I am the Afghanistan Blogging Fellow for Brave New Foundation. You can read my work on Firedoglake or at Rethink Afghanistan. The views expressed below are my own.
Wikileaks is under attack!
Journalists and politicians are calling for the criminalization of Wikileaks, or worse, the assassination of its members. The US government is coercing companies into blocking access to Wikileaks, and Secretary of State Hillary Clinton, who is normally very strong on internet freedom, has been forced to “evolve” her positions.
If you’re a supporter of Wikileaks, or even a relatively dispassionate observer, you likely find these actions to be offensive, or even downright criminal. How dare the US move so arrogantly, so aggressively, against Wikileaks for what seems to be nothing more than the second coming of the Pentagon Papers? We believe in free speech, in transparency and accountability for our government. It’s outrageous that Washington would move so decisively to crush a project like Wikileaks.
But are Wikileaks’ supporters actually feeding this response from the government? In our rush to rationalize and defend Wikileaks and their actions, have we inadvertently opened the door to attacks by the US government?
The answer can be found in how we’ve chosen to frame the debate so far. Continue reading “Journalism is not an Attack, Wikileaks is not Warfare”
“Cablegate” actually works in America’s favor and its rollout quite possibly may have been sanctioned by pro-US interests, says Byron DeLear. He also finds cause for optimism, given the huge reach of the internet and the inability of governments (as yet) to control it or the information flowing through it.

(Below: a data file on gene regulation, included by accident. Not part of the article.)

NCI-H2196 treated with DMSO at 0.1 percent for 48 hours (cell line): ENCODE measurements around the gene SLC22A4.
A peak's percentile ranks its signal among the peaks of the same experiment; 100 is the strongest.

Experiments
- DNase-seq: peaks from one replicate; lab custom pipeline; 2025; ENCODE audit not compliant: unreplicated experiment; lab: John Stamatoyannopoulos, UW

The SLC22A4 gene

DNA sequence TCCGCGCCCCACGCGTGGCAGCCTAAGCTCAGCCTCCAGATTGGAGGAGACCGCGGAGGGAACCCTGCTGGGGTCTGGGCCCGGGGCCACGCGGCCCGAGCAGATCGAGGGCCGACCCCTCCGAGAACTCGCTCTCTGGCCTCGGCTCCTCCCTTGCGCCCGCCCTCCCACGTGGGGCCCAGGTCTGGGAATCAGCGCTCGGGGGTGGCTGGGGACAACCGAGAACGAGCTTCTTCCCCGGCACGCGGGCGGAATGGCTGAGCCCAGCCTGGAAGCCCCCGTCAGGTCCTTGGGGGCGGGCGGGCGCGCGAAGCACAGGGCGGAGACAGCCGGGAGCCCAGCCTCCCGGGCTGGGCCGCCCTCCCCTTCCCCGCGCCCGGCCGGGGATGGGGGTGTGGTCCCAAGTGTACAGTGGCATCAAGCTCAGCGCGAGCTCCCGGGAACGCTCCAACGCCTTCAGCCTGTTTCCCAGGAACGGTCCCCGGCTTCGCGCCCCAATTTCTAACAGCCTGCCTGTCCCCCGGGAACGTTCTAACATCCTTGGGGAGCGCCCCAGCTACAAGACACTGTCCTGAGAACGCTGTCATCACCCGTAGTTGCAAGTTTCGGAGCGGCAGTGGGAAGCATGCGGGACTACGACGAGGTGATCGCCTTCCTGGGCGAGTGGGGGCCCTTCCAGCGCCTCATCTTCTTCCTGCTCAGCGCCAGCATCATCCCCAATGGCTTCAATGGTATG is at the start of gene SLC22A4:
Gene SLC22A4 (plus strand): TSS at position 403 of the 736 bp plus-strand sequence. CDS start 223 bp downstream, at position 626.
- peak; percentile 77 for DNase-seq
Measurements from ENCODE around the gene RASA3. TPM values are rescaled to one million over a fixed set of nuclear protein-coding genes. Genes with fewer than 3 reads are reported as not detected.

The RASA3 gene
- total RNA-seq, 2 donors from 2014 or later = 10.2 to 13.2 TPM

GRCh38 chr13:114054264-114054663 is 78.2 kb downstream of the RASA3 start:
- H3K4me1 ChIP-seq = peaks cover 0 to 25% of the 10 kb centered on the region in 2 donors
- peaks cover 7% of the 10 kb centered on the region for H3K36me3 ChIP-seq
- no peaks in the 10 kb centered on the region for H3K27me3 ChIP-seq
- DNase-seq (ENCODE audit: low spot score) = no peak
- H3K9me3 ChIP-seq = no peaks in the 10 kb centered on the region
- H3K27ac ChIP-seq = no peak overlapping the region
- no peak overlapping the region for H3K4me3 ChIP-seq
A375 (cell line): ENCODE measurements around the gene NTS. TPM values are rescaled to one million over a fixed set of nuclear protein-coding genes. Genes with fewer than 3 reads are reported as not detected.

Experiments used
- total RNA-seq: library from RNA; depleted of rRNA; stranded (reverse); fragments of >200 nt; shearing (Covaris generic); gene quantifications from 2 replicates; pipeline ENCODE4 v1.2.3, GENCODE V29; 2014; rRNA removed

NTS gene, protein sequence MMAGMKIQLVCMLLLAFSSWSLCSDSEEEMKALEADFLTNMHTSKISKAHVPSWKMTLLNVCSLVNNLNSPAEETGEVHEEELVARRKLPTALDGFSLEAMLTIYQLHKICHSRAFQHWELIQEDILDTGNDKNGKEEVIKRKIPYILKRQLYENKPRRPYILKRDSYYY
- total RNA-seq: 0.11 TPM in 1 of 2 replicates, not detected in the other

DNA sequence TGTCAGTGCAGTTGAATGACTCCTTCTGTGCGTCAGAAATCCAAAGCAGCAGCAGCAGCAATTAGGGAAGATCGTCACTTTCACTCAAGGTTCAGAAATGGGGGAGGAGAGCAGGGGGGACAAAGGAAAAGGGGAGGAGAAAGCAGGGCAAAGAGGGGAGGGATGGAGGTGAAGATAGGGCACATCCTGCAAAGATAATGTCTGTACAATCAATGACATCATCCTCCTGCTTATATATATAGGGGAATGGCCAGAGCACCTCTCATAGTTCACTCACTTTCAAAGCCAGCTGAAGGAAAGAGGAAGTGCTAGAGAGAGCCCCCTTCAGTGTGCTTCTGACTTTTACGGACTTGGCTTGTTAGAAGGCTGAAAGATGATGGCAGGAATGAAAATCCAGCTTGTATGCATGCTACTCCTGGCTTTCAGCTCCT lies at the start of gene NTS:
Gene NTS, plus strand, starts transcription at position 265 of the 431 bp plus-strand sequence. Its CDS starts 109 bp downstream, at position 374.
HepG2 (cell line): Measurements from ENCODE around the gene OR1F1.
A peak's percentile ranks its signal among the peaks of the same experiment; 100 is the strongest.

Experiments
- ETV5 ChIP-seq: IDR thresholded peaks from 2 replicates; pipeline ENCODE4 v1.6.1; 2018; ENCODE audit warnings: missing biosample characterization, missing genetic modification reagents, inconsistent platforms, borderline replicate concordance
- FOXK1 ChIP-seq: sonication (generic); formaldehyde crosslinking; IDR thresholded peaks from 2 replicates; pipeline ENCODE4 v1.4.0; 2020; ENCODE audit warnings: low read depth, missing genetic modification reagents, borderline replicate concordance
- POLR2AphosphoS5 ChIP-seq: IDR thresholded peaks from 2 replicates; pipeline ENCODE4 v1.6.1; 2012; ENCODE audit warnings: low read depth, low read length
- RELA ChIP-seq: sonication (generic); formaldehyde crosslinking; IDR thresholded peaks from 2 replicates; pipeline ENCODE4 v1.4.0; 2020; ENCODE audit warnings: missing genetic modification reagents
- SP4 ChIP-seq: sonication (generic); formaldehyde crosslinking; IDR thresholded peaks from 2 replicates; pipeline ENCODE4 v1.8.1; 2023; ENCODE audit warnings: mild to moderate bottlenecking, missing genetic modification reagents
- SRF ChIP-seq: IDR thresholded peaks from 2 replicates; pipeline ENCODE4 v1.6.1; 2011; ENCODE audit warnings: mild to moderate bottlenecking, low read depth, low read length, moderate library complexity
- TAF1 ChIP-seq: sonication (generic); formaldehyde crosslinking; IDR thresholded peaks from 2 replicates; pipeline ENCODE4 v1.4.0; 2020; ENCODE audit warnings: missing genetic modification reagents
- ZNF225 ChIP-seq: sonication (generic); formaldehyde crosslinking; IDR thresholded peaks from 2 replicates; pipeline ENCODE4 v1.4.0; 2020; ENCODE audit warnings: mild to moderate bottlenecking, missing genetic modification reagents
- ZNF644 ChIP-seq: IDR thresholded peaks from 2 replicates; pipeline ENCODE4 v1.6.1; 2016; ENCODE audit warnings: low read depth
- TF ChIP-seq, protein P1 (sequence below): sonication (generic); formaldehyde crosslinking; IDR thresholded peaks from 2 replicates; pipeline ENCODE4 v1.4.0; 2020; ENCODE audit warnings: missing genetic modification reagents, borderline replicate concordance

Open societies (the West) will ultimately benefit from open-source government. Yes there is corruption in the Empire that needs to be rooted out, the folly of endless wars in Afghanistan and Iraq, the unholy tryst twixt Washington & Wallstreet—but foreign nations lead by strongman thugs, monarchies, theocrats, narco-neocommunists, will never thrive under sunshine. The West possesses the cultural infrastructure to best metabolize this new “sunshine paradigm” and morph itself into a productive vessel for peer-to-peer democracy. The celebration of knowledge, human ingenuity—not to mention the DoD—have made it possible for billions of people all around the world to be connected with one another, making all this disinfectant (WikiLeaks) possible.
Let’s hope so (and it’s not just the West that can make this happen either.) But serious forces exist that do not want the internet open. Given its distributed structure and that it is vital for business, government, and commerce as well as for activism, it would be difficult but not impossible to strangle it.
So, while I hope what DeLear envisions happens, I think we’re in for some tumultuous and perhaps dark times first. John Perry Barlow nailed it.